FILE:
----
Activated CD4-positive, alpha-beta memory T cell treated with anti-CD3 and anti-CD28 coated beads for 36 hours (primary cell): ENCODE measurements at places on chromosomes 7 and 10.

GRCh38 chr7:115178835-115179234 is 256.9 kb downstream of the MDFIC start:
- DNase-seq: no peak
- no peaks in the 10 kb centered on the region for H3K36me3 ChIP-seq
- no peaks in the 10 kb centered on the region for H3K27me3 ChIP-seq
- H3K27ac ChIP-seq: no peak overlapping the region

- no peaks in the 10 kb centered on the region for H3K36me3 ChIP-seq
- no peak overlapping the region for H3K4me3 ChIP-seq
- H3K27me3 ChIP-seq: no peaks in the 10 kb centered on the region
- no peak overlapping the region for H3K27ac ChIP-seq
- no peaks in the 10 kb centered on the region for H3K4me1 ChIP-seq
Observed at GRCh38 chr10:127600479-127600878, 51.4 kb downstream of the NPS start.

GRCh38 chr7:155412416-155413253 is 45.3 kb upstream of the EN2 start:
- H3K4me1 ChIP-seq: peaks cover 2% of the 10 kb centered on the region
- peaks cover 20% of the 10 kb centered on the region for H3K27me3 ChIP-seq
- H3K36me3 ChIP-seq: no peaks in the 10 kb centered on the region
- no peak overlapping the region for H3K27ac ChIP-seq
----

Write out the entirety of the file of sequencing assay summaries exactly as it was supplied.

Activated CD4-positive, alpha-beta memory T cell treated with anti-CD3 and anti-CD28 coated beads for 36 hours (primary cell): ENCODE measurements at places on chromosomes 7 and 10.

GRCh38 chr7:115178835-115179234 is 256.9 kb downstream of the MDFIC start:
- DNase-seq: no peak
- no peaks in the 10 kb centered on the region for H3K36me3 ChIP-seq
- no peaks in the 10 kb centered on the region for H3K27me3 ChIP-seq
- H3K27ac ChIP-seq: no peak overlapping the region

- no peaks in the 10 kb centered on the region for H3K36me3 ChIP-seq
- no peak overlapping the region for H3K4me3 ChIP-seq
- H3K27me3 ChIP-seq: no peaks in the 10 kb centered on the region
- no peak overlapping the region for H3K27ac ChIP-seq
- no peaks in the 10 kb centered on the region for H3K4me1 ChIP-seq
Observed at GRCh38 chr10:127600479-127600878, 51.4 kb downstream of the NPS start.

GRCh38 chr7:155412416-155413253 is 45.3 kb upstream of the EN2 start:
- H3K4me1 ChIP-seq: peaks cover 2% of the 10 kb centered on the region
- peaks cover 20% of the 10 kb centered on the region for H3K27me3 ChIP-seq
- H3K36me3 ChIP-seq: no peaks in the 10 kb centered on the region
- no peak overlapping the region for H3K27ac ChIP-seq